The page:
fame for being as hard to get on with as a bear with a sore head, a smiling Michael Schenker paid us a visit in
Madrid together with his band, Temple of
Rock to record his next live album. It was not the line-up that the
hundreds of die-hard fans were expecting to see with the "Blonde
Bomber", but it was the perfect excuse to play some blasts from the past
together with the occasional oddball, such as old Scorpions songs, Rock You
Like a Hurricane. To get the ball rolling, however, what better than Armed & Ready, perhaps the German guitarist's
most famous solo hit?
The Michael Schenker Group was the original title of the first solo album he recorded after leaving, for the umpteenth time, UFO, where nobody could stand to be with him a minute longer. This was his new project after another physical and personal breakdown. At just 25 years of age, his early alcoholism, which started when he was hardly a man - prodigious 17-year-old talent out on tour with a guitar in one hand and a glass in the other -, soon took its toll.
In 1979, the younger of the Schenker brothers was already a legend that many bands, including Aerosmith, Black Sabbath and Deep Purple, wanted to recruit. He wasn't only a better player than many of the guitar gurus of the hard rock genre at that time, but also a magnificent composer… and with a magnificent ego to match. Preferring not to link up with anyone else, he decided to go it alone. A year later, in the new decade's first summer, his first album was released.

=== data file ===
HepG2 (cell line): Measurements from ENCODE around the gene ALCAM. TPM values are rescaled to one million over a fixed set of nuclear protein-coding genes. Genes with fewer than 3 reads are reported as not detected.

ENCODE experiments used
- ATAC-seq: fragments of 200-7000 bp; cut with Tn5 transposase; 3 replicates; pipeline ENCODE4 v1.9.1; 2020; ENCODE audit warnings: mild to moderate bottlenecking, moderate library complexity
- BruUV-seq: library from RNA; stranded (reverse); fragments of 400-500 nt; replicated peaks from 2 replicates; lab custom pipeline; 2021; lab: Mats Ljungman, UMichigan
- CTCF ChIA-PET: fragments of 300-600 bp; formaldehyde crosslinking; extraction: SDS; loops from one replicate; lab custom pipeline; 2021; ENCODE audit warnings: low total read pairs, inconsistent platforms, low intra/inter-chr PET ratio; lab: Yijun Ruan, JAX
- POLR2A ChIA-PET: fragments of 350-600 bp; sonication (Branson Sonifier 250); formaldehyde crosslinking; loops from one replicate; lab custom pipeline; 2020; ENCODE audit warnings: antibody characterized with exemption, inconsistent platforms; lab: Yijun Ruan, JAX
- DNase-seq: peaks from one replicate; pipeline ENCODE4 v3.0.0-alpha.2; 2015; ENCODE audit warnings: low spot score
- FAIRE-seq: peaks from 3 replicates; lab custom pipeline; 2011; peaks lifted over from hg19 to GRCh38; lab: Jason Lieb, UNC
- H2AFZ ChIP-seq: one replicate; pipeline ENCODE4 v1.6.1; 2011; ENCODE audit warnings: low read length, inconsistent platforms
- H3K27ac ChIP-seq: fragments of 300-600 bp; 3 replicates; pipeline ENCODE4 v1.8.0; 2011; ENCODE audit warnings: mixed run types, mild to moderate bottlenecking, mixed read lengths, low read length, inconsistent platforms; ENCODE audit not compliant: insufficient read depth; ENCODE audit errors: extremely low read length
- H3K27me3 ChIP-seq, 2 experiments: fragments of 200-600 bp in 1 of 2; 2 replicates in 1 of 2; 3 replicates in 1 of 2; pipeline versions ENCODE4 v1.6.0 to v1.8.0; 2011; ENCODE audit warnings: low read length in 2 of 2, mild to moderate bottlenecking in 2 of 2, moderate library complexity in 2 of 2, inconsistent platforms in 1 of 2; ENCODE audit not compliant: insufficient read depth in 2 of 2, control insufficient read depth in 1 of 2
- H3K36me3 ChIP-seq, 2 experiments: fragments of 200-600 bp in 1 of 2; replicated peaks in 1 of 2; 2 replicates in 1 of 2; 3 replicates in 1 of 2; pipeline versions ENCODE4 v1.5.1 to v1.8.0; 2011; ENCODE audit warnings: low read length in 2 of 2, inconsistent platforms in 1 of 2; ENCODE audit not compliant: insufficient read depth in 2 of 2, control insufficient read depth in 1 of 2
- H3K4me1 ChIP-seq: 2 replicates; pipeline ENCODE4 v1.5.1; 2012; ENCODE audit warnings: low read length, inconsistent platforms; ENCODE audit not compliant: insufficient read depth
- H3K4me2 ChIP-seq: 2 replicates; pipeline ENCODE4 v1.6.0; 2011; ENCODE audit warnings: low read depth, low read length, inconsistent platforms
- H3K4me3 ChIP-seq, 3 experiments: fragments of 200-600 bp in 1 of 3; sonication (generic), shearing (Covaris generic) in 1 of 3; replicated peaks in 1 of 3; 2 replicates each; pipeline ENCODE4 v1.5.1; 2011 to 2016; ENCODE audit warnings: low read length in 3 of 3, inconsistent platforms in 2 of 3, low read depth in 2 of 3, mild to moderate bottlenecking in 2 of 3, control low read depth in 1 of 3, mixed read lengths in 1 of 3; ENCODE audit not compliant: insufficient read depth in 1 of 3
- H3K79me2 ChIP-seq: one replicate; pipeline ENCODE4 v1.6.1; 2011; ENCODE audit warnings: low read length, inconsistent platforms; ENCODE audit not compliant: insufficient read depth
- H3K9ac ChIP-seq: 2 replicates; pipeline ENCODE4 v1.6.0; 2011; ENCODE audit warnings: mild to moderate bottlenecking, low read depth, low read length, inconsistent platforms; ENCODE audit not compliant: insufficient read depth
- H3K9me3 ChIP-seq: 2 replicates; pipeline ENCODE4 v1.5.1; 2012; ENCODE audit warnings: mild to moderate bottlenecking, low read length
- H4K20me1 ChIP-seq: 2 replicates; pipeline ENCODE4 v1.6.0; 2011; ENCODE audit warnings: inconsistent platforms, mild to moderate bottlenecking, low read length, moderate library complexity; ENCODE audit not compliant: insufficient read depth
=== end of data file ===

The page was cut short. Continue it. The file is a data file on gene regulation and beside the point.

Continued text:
For a while a least, things went well, sharing band mates when out on the road (Don Airey and Cozy Powell) with Ritchie Blackmore, another "ex" big band member who had jumped on the 'going it solo' bandwagon. Roger Glover was the man charged with producing the sounds of these two rock monsters out to prove their genius.
Michael took a gamble by taking on an almost unheard of singer by the name of Gary Barden, who co-authored all of the songs on the album. The other MSG members were rock veterans guaranteed not to put a foot wrong either in the studio or up on stage – Don Airey on the keyboards, Simon Philips on drums and Mo Foster playing the bass.
The experiment couldn't have worked out better. Armed & Ready was a very powerful single, but Cry for the Nations, Victim of Illusion and Into the Arena were also masterpieces of 80's hard rock and any of the tracks could have been chosen from an album that was composed, naturally, for and by the guitar. The instrumental Bijou Pleasurette, for example, is a must for anyone who wants to learn the art of the six strings.
The fact that he's playing a Flying V is neither here nor there: Schenker could perform his solos just as well on any other model. His technique, by the way, has lost none of its shine, despite all the toxic years - as the 60-year-old masterfully demonstrated in Madrid with his usual guitar now changed from a 'V' to a 'W' – only the true greats have the talent and audacity to face the crowd with a double neck.